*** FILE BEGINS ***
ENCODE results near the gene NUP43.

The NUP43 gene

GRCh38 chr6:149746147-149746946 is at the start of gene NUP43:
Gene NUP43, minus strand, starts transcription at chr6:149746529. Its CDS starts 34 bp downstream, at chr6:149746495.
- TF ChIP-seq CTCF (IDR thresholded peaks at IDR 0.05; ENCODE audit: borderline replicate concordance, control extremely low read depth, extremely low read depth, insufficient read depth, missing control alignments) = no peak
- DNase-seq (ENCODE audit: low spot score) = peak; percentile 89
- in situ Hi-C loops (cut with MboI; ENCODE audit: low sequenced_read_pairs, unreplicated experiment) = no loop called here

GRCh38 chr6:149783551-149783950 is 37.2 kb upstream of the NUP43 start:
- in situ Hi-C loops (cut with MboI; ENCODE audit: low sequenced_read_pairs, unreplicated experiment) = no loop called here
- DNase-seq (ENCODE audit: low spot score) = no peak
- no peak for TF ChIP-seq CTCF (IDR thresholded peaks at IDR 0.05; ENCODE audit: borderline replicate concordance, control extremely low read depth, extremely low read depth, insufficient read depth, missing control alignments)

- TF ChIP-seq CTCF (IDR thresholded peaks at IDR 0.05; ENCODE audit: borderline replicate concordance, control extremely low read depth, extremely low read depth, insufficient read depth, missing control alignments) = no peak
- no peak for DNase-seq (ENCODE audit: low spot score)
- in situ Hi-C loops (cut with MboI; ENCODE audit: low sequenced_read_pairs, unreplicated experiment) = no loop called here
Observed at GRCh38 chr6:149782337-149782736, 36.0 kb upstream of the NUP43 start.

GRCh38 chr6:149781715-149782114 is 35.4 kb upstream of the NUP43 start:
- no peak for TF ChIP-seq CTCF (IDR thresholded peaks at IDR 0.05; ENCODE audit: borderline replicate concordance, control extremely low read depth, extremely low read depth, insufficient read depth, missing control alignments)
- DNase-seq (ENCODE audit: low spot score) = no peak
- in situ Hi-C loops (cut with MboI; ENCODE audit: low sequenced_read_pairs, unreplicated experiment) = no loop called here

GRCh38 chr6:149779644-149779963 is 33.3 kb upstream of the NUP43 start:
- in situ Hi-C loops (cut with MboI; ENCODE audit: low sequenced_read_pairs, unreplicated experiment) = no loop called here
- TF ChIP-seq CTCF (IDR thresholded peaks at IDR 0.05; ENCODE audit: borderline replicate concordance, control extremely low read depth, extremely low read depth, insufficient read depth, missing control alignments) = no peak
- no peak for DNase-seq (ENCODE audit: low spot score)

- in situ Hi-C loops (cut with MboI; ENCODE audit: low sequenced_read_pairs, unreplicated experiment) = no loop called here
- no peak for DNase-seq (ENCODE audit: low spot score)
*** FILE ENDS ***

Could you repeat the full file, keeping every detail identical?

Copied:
ENCODE results near the gene NUP43.

The NUP43 gene

GRCh38 chr6:149746147-149746946 is at the start of gene NUP43:
Gene NUP43, minus strand, starts transcription at chr6:149746529. Its CDS starts 34 bp downstream, at chr6:149746495.
- TF ChIP-seq CTCF (IDR thresholded peaks at IDR 0.05; ENCODE audit: borderline replicate concordance, control extremely low read depth, extremely low read depth, insufficient read depth, missing control alignments) = no peak
- DNase-seq (ENCODE audit: low spot score) = peak; percentile 89
- in situ Hi-C loops (cut with MboI; ENCODE audit: low sequenced_read_pairs, unreplicated experiment) = no loop called here

GRCh38 chr6:149783551-149783950 is 37.2 kb upstream of the NUP43 start:
- in situ Hi-C loops (cut with MboI; ENCODE audit: low sequenced_read_pairs, unreplicated experiment) = no loop called here
- DNase-seq (ENCODE audit: low spot score) = no peak
- no peak for TF ChIP-seq CTCF (IDR thresholded peaks at IDR 0.05; ENCODE audit: borderline replicate concordance, control extremely low read depth, extremely low read depth, insufficient read depth, missing control alignments)

- TF ChIP-seq CTCF (IDR thresholded peaks at IDR 0.05; ENCODE audit: borderline replicate concordance, control extremely low read depth, extremely low read depth, insufficient read depth, missing control alignments) = no peak
- no peak for DNase-seq (ENCODE audit: low spot score)
- in situ Hi-C loops (cut with MboI; ENCODE audit: low sequenced_read_pairs, unreplicated experiment) = no loop called here
Observed at GRCh38 chr6:149782337-149782736, 36.0 kb upstream of the NUP43 start.

GRCh38 chr6:149781715-149782114 is 35.4 kb upstream of the NUP43 start:
- no peak for TF ChIP-seq CTCF (IDR thresholded peaks at IDR 0.05; ENCODE audit: borderline replicate concordance, control extremely low read depth, extremely low read depth, insufficient read depth, missing control alignments)
- DNase-seq (ENCODE audit: low spot score) = no peak
- in situ Hi-C loops (cut with MboI; ENCODE audit: low sequenced_read_pairs, unreplicated experiment) = no loop called here

GRCh38 chr6:149779644-149779963 is 33.3 kb upstream of the NUP43 start:
- in situ Hi-C loops (cut with MboI; ENCODE audit: low sequenced_read_pairs, unreplicated experiment) = no loop called here
- TF ChIP-seq CTCF (IDR thresholded peaks at IDR 0.05; ENCODE audit: borderline replicate concordance, control extremely low read depth, extremely low read depth, insufficient read depth, missing control alignments) = no peak
- no peak for DNase-seq (ENCODE audit: low spot score)

- in situ Hi-C loops (cut with MboI; ENCODE audit: low sequenced_read_pairs, unreplicated experiment) = no loop called here
- no peak for DNase-seq (ENCODE audit: low spot score)